The kids and I spotted the first Mr. Softee cone last week, and I actually stopped a 10 year old girl on the sidewalk to ask where the truck was parked. The kitschy little truck was waiting right where she told (across the street from the elementary school), and we indulged in small vanilla cones with sprinkles. Now that's what spring tastes like.

Tuesday, March 13, 2007


Jonathan and I were minding our own business, waiting on the corner for Chloe's bus.
I looked up to see two men walking toward me from a cab, pulling badges out of their shirts as they walked.
"Ma'am, did you call the cops?"
I shook my head. Mute.
They tucked their badges into their plainclothes shirts, turned around, and walked back to the cab, where they were still waiting when I ambled away 10 minutes later.

Monday, March 12, 2007


We played in the backyard today--the area around the Soldiers and Sailors monument in Riverside Park.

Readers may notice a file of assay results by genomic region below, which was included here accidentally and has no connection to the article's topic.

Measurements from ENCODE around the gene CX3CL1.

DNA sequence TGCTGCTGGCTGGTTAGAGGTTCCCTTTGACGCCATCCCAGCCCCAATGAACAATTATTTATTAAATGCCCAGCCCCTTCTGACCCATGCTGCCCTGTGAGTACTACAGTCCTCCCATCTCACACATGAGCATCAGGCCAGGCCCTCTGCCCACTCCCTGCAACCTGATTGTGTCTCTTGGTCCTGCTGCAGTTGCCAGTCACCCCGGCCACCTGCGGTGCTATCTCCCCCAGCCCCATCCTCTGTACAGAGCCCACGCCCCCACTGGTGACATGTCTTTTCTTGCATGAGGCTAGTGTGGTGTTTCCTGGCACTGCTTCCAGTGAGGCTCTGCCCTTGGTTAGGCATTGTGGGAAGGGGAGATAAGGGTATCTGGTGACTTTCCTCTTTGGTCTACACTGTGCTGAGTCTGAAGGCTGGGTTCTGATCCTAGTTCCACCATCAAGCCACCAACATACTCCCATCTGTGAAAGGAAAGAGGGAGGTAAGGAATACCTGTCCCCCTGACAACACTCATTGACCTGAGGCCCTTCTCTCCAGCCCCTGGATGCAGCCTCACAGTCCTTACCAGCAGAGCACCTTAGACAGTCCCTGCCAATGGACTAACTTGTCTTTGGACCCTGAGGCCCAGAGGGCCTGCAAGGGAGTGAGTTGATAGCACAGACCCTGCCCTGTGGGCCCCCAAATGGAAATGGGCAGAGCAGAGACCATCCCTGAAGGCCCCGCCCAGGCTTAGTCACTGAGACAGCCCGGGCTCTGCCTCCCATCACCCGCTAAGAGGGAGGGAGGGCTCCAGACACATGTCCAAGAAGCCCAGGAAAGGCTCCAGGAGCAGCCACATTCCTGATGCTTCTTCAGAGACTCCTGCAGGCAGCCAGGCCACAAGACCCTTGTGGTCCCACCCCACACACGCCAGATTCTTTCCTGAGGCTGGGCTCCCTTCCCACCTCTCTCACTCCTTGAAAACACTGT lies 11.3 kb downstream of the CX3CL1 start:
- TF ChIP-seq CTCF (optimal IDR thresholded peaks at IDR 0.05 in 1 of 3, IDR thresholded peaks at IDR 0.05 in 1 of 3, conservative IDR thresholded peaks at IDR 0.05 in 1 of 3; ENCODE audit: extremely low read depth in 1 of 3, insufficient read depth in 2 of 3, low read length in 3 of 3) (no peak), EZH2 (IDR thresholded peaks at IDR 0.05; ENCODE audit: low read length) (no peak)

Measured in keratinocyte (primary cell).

Then we rested.

What Amounts to a Hill of Beans

Was it you? Were you the one who grew tired of my complaints about the cold and kicked the weather machine as I had requested?

Well, thank you.

This weekend the weather took a turn for the very much better, with the temps rising 30 degrees almost overnight and the sun shining full blast. On Saturday, with Chloe at a playdate and Jonathan and Steve at the playground, I did something that I've imagined doing since we moved here. I bought a big cup of coffee, grabbed a good book, and sat on a sunshine-drenched park bench for an hour and a half. Part of the time I read, and the other part I people-watched and prayed. It was wonderfully renewing, and my love for this city and the people in it flooded over me yet again.